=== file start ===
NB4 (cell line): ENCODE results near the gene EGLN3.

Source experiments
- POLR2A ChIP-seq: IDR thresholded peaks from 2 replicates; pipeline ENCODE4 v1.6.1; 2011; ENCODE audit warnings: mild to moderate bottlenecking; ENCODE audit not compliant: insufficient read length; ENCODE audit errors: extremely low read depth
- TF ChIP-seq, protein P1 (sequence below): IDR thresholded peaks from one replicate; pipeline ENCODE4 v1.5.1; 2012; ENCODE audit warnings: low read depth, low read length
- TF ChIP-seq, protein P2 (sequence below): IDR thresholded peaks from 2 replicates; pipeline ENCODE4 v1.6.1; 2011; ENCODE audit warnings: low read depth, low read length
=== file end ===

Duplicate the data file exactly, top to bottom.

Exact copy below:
NB4 (cell line): ENCODE results near the gene EGLN3.

Source experiments
- POLR2A ChIP-seq: IDR thresholded peaks from 2 replicates; pipeline ENCODE4 v1.6.1; 2011; ENCODE audit warnings: mild to moderate bottlenecking; ENCODE audit not compliant: insufficient read length; ENCODE audit errors: extremely low read depth
- TF ChIP-seq, protein P1 (sequence below): IDR thresholded peaks from one replicate; pipeline ENCODE4 v1.5.1; 2012; ENCODE audit warnings: low read depth, low read length
- TF ChIP-seq, protein P2 (sequence below): IDR thresholded peaks from 2 replicates; pipeline ENCODE4 v1.6.1; 2011; ENCODE audit warnings: low read depth, low read length